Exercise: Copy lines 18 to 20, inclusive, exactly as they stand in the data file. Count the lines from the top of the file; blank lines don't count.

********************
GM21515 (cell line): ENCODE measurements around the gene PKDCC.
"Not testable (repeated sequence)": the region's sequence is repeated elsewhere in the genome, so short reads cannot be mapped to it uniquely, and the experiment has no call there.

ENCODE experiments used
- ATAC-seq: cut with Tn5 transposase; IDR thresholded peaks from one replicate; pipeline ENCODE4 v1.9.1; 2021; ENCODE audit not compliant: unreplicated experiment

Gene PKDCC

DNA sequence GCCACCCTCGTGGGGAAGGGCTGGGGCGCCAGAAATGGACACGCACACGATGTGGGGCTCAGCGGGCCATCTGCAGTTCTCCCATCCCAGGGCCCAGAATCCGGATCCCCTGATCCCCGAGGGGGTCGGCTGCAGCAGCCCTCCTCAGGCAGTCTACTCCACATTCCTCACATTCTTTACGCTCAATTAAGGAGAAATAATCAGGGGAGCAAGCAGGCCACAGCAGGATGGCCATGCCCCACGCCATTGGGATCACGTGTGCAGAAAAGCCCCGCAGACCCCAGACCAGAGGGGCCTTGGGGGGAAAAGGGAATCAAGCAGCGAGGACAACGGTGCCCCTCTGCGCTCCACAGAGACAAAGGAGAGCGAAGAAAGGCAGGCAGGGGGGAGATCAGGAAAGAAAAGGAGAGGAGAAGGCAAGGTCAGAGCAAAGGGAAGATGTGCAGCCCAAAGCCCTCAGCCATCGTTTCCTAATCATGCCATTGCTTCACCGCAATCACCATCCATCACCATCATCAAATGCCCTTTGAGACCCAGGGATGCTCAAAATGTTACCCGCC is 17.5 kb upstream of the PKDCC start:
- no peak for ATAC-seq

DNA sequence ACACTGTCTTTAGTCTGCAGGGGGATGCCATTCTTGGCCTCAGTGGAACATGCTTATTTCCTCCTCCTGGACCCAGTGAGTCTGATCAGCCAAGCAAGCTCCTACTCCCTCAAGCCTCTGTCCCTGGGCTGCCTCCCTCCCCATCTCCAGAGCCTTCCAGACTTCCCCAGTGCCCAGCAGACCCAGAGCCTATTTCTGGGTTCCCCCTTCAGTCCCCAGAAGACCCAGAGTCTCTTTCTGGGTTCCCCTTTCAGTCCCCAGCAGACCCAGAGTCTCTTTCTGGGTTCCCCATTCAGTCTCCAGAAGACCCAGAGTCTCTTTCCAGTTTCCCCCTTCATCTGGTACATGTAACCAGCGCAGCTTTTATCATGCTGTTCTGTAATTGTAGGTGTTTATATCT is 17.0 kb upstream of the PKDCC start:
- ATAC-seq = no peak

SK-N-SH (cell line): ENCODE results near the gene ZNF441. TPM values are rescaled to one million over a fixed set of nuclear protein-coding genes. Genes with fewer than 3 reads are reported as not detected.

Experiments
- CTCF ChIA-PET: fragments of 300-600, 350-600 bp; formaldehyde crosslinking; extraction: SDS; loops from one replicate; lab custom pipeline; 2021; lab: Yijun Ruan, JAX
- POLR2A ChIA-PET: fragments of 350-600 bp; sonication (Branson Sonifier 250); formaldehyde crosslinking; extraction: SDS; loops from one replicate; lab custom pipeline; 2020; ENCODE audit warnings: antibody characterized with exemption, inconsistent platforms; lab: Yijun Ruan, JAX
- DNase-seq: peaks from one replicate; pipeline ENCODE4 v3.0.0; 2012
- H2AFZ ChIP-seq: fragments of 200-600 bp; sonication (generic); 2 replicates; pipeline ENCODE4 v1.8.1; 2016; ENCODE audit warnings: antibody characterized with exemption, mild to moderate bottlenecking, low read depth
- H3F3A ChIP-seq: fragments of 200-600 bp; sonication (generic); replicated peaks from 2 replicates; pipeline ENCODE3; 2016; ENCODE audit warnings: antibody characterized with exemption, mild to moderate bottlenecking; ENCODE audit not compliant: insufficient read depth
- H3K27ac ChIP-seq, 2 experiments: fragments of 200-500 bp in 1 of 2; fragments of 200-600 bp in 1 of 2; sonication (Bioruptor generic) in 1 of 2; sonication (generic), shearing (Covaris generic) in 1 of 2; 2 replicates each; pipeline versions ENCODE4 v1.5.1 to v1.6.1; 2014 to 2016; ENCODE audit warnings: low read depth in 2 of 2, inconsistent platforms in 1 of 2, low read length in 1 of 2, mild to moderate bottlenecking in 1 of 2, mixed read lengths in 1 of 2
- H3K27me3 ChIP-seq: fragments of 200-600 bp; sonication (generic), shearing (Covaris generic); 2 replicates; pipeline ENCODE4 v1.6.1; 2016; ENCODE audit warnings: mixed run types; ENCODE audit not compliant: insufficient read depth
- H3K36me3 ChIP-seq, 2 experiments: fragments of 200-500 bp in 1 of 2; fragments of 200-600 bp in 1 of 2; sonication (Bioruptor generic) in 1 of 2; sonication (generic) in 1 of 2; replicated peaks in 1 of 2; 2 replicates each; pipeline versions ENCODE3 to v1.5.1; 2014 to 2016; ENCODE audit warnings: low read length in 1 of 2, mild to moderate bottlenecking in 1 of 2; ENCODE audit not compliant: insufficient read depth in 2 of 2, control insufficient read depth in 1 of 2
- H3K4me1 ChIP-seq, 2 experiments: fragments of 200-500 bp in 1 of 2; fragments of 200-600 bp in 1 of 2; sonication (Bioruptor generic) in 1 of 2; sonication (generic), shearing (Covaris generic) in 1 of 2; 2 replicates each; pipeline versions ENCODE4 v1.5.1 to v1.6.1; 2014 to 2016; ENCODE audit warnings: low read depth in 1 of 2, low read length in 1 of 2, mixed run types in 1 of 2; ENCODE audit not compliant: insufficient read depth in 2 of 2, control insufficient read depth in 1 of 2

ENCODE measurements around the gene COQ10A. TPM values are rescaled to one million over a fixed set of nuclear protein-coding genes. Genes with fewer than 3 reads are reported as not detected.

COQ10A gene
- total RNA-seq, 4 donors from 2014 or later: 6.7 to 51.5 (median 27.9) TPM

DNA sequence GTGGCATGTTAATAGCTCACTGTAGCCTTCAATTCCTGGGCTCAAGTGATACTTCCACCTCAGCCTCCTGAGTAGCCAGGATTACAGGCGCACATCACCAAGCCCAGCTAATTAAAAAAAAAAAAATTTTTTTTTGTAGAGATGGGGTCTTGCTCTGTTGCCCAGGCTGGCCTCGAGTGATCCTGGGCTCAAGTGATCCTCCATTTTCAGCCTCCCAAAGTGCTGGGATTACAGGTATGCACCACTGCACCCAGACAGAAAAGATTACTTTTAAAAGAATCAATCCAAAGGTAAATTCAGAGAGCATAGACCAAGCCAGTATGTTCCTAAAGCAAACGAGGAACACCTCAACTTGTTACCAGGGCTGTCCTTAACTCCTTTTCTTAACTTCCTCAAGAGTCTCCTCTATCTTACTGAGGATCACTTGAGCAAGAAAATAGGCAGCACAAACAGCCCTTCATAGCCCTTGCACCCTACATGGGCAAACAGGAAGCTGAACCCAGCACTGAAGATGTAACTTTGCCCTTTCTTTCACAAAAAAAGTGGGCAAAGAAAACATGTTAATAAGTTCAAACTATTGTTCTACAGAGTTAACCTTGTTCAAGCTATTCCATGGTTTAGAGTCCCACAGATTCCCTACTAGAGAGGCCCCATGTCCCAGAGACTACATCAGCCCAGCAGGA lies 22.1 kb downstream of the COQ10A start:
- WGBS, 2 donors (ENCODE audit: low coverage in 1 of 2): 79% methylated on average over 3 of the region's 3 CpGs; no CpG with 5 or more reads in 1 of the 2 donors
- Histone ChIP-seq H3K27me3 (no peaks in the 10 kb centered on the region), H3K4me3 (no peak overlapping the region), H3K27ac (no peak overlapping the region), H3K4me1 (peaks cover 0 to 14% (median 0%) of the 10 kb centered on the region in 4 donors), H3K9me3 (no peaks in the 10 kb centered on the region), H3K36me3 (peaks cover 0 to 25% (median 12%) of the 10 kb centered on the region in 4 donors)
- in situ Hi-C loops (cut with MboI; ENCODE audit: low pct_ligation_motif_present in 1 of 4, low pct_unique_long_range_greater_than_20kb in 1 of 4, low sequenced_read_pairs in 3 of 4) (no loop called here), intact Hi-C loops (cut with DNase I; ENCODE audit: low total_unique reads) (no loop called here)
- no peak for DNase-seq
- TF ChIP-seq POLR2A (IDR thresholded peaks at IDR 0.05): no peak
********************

- H3K27me3 ChIP-seq: fragments of 200-600 bp; sonication (generic), shearing (Covaris generic); 2 replicates; pipeline ENCODE4 v1.6.1; 2016; ENCODE audit warnings: mixed run types; ENCODE audit not compliant: insufficient read depth
- H3K36me3 ChIP-seq, 2 experiments: fragments of 200-500 bp in 1 of 2; fragments of 200-600 bp in 1 of 2; sonication (Bioruptor generic) in 1 of 2; sonication (generic) in 1 of 2; replicated peaks in 1 of 2; 2 replicates each; pipeline versions ENCODE3 to v1.5.1; 2014 to 2016; ENCODE audit warnings: low read length in 1 of 2, mild to moderate bottlenecking in 1 of 2; ENCODE audit not compliant: insufficient read depth in 2 of 2, control insufficient read depth in 1 of 2
- H3K4me1 ChIP-seq, 2 experiments: fragments of 200-500 bp in 1 of 2; fragments of 200-600 bp in 1 of 2; sonication (Bioruptor generic) in 1 of 2; sonication (generic), shearing (Covaris generic) in 1 of 2; 2 replicates each; pipeline versions ENCODE4 v1.5.1 to v1.6.1; 2014 to 2016; ENCODE audit warnings: low read depth in 1 of 2, low read length in 1 of 2, mixed run types in 1 of 2; ENCODE audit not compliant: insufficient read depth in 2 of 2, control insufficient read depth in 1 of 2